Benjamin Lavine, CFA, CAIA
Data Source: Bloomberg
April 2019 Highlights:
- Global stocks (MSCI All-Country World Index or ACWI) returned 3.4% led by the U.S. and Europe, up 4.0% and 3.6%, respectively while Emerging Markets and Japan lagged returning 2.1% and 1.4%, respectively.
- Despite the cyclical rebound in China’s economic activity, Asian export activity continued to decline as has overall business sentiment. However, Europe’s outperformance suggest that investors are looking beyond weakness in Germany and uncertainty over Brexit.
- The S&P 500 rose 4.0% in April, as cyclical sectors generally outperformed defensive sectors. Financials generally benefited from better-than-expected 1Q2019 earnings, as did growth sectors across communication services, technology, and consumer discretionary.
- Small caps performed in line with large caps in April while value (led by financials) outperformed growth
- Among U.S. thematic, risk-based factors, both Quality and Value outperformed the broader market while defensive factors such as High Dividends, Minimum Volatility, and Momentum (which has morphed into Low Volatility) lagged in April.
- In Fixed income, U.S. High Yield continues to benefit from the beginning year risk-on rally returning 1.4% in April. The broader investment grade market, represented by the Bloomberg/Barclays U.S. Aggregate Bond Index, was flat for the month while international fixed income underperformed largely due to a strong U.S. dollar.
- The 10-Year U.S. Treasury Yield rose from 2.39% in late March to finish at 2.50%, after having risen as high as 2.59% in mid-April.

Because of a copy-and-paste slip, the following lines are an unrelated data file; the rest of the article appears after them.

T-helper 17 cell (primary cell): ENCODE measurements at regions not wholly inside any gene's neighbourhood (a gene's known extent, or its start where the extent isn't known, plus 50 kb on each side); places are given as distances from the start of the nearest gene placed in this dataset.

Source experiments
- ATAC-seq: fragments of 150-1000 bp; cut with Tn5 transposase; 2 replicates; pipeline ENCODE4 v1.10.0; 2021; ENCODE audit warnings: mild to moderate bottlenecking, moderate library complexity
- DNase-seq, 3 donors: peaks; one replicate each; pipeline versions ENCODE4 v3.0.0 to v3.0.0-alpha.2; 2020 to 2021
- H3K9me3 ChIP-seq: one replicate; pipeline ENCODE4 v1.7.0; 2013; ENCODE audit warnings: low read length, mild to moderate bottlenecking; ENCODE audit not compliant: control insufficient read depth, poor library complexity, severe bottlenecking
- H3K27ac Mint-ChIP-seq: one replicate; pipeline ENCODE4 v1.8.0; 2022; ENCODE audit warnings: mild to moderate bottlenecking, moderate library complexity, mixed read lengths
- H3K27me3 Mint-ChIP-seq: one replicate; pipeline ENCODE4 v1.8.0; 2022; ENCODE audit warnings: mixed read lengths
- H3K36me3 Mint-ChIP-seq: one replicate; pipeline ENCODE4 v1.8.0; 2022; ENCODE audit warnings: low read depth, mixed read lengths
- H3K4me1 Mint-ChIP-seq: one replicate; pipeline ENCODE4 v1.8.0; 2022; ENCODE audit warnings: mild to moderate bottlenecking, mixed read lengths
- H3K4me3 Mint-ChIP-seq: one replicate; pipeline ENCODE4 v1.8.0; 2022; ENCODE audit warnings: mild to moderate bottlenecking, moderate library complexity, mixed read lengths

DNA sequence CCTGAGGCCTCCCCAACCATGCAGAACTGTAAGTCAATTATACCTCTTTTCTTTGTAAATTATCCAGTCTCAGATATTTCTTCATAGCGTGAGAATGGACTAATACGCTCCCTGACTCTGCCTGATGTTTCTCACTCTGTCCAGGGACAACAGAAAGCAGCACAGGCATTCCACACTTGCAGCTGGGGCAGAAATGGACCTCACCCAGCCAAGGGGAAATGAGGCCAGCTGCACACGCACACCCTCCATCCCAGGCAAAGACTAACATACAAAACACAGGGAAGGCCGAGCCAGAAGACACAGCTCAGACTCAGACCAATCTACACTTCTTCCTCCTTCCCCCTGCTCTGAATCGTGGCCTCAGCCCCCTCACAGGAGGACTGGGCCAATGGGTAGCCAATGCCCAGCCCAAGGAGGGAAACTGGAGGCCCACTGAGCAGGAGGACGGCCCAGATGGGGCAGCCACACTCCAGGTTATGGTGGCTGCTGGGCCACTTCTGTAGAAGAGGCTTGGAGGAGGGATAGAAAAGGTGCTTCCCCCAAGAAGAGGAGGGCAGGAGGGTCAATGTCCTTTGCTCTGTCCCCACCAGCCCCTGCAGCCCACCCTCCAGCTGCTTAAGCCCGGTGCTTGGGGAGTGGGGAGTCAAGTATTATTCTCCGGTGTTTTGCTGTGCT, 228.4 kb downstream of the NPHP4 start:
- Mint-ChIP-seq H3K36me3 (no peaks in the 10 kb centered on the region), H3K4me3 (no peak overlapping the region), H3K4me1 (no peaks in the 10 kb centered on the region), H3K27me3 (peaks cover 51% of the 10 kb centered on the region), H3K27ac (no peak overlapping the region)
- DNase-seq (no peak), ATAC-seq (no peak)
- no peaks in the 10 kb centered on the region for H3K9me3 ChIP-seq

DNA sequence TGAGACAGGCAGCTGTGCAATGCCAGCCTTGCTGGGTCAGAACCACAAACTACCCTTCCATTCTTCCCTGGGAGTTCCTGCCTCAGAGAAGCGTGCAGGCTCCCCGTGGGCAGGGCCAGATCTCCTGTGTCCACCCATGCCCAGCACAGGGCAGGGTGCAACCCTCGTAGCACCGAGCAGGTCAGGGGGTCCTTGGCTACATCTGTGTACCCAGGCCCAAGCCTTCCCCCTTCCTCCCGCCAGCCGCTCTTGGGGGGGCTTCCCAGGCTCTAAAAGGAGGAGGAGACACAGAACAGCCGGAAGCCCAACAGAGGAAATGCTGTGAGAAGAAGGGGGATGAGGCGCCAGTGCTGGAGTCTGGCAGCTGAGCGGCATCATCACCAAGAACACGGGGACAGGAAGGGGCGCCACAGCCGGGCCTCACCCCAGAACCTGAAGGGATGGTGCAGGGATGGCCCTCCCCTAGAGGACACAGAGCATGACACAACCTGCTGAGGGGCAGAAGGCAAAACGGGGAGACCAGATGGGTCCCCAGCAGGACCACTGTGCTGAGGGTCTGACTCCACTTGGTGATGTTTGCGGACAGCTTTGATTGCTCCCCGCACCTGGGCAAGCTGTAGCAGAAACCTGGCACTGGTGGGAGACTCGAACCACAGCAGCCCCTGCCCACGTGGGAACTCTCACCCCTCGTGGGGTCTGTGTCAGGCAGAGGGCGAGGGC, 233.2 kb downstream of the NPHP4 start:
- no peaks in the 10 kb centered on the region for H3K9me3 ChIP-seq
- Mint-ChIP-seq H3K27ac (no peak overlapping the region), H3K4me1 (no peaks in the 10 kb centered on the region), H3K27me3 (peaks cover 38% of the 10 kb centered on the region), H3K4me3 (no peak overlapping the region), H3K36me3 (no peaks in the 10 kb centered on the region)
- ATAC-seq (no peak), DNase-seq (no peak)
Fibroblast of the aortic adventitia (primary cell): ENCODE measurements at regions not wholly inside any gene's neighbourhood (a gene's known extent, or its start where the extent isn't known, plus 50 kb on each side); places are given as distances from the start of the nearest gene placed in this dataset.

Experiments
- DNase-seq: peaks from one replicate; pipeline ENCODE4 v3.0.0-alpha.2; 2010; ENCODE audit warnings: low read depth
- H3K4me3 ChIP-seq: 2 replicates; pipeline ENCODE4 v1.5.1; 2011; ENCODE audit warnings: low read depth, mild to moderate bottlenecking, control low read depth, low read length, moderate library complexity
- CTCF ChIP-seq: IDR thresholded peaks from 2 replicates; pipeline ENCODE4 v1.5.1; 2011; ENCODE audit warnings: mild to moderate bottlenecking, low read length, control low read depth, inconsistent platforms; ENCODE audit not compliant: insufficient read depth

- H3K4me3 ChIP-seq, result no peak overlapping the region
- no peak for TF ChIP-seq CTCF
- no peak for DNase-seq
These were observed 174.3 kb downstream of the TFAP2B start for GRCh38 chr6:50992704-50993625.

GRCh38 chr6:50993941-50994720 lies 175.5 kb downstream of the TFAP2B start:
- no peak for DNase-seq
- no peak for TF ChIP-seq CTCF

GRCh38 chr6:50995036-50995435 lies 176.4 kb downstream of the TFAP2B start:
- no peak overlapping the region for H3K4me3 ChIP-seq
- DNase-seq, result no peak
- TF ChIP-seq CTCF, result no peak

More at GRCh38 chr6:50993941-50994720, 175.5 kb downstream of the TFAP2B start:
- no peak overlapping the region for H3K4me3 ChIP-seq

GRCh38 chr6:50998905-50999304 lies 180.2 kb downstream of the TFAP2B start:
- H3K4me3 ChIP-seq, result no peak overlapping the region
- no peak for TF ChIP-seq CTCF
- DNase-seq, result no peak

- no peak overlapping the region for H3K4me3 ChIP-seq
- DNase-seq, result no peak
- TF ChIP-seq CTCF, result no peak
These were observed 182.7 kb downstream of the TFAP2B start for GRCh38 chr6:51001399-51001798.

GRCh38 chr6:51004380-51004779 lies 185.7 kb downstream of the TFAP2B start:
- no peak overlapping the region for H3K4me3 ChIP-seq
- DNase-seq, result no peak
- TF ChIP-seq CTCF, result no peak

- The 2-10 Year Term structure has steepened a bit from its tight mid-teens range suggesting 1) the Fed will follow the market’s lead and cut rates or 2) inflation will start to pick up, but the Fed will remain on hold and not react to it.
- Investor’s strong appetite for ‘paper’ assets came at the expense of ‘hard’ assets as Real Estate and Precious Metals failed to keep up with the market rally (Figure 12). However, commodities continue to benefit from strong oil prices which have now reached above $60/barrel.
- The U.S. dollar is king even as the U.S. Federal Reserve backtracks its 4Q2018 hawkish comments and pivots towards a more dovish “reaction function” to inflation or ‘we won’t tighten until we see the whites of inflation’s eyes.’
- Rather than converging, the U.S. economic growth appears to be diverging from the rest of the world, and investors have responded to this divergence by elevating U.S. asset valuations (stocks, bonds, currency) as king of world asset classes.